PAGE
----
How many hectares do you have? A study in future forestry and ownership relations.
What if people from Timrå were given three hectares of forest. They could plant, take care, thin and fell the trees to get timber for more art halls. Everyone would be able to build their own institution. Plans are already made to be ordered, no building permissions are needed and the timber will be free. How many 25 ²m art halls may be built of 3 hectares of forest and when can the first one be built? Will the people of Timrå grow Christmas Trees for faster profits and instead buy the wood needed for the project? Or will they make an effort and grow wholesome and safe pine for maximum return on investment, around the year 2095.
In 2014 I had a yearlong project in Timrå municipality, the county of Västernorrland, Sweden called (Konstnär-i-Kommun) (Artist-in-municipality). The starting point is Timrå, a municipality heavily affected by the forest industry and social-democratic cultural production both contemporary and historic.
The work with (K-i-K) became a thought experiment of donating forest to inhabitants of Timrå to plant, take care, thin and ultimately choose or not to choose to fell the trees for timber for their own art halls. Plans are made for everyone to build the by building law permitted size of 25 ²m art halls in their gardens. When I interviewed forest owners on topics such as capital and future value I got concrete guidelines for forestry depending on stock, whether short or long term yields are sought after. The forest owners in Västernorrland claimed often that one should own forest in Finland, as the forestry standards are higher and ownership is easier. This advice brought me to apply to the Platform residency in Vaasa.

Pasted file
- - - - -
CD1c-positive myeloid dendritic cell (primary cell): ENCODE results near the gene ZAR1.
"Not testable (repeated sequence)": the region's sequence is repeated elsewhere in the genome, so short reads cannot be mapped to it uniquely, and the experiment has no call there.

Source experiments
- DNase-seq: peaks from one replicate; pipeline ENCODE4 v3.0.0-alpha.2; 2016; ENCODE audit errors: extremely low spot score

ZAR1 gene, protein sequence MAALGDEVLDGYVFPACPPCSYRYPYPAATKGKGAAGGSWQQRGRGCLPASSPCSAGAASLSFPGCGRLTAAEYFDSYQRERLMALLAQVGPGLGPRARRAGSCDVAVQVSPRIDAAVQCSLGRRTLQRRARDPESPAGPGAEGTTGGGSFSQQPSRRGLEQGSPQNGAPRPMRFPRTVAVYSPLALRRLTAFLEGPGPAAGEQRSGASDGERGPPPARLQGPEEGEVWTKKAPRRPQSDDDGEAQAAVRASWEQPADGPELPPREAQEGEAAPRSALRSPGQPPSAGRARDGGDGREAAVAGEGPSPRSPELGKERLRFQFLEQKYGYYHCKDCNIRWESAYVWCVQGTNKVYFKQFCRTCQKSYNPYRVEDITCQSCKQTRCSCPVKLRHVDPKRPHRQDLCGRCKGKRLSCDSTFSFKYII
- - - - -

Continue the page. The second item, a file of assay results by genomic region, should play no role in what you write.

The underlying complicated relation to art and constitution is the collective memory still present with the local inhabitants.
During my residency in Vaasa I participated in a handicraft course for seniors to connect with people who have been living and working in Ostrobothnia, forest owners and people who have a general strong connection to the forest. During the course the senior handcrafters helped me to carve a portrait of forest owner and ex-forester Peter, who I came in contact with during my first days in Vaasa. The meeting with Peter became an important reference point in the conversations about forestry with the other members of the handicraft group, meanwhile also helping me to understand different tree types and techniques while portraying “treeman-Peter” into wood. Because the handcrafters weren’t that interested in discussing the Timrå peoples complicated relationship to art we instead weighed similarities and differences of forestry laws and ownership in Ostrobothnia and Västernorrland. Views depending on the subjective perception of value, capital and time.